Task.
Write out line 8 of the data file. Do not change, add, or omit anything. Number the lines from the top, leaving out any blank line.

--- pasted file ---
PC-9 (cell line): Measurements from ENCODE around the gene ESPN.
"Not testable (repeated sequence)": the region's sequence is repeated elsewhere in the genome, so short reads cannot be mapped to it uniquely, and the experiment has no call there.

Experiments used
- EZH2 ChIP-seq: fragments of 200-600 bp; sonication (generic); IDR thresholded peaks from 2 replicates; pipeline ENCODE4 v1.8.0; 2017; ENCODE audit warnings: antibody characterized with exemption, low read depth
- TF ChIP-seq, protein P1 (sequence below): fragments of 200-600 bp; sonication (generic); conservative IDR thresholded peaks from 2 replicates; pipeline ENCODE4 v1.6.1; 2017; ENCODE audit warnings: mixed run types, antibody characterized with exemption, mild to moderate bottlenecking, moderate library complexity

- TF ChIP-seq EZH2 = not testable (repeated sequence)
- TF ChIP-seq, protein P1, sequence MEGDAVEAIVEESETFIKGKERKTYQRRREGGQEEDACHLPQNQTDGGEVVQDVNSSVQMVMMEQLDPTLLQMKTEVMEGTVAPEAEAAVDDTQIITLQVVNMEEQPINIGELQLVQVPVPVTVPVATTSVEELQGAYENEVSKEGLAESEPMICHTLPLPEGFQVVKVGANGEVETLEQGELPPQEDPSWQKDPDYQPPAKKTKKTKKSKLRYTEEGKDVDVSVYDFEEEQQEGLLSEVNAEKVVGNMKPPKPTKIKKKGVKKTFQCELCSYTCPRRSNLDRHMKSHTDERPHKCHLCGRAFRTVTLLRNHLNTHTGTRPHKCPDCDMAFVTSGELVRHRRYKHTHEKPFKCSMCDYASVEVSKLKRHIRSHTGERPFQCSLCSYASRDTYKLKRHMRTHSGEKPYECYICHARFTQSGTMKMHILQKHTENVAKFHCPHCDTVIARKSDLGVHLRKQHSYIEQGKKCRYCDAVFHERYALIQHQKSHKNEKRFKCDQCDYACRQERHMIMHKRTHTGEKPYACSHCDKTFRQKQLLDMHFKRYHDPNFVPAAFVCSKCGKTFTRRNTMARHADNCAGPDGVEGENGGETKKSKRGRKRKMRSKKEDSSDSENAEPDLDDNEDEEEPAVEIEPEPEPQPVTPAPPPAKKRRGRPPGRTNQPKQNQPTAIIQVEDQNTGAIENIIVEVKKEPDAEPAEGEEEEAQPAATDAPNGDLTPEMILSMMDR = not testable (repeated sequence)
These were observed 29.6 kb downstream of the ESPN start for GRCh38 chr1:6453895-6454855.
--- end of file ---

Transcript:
These were observed 29.6 kb downstream of the ESPN start for GRCh38 chr1:6453895-6454855.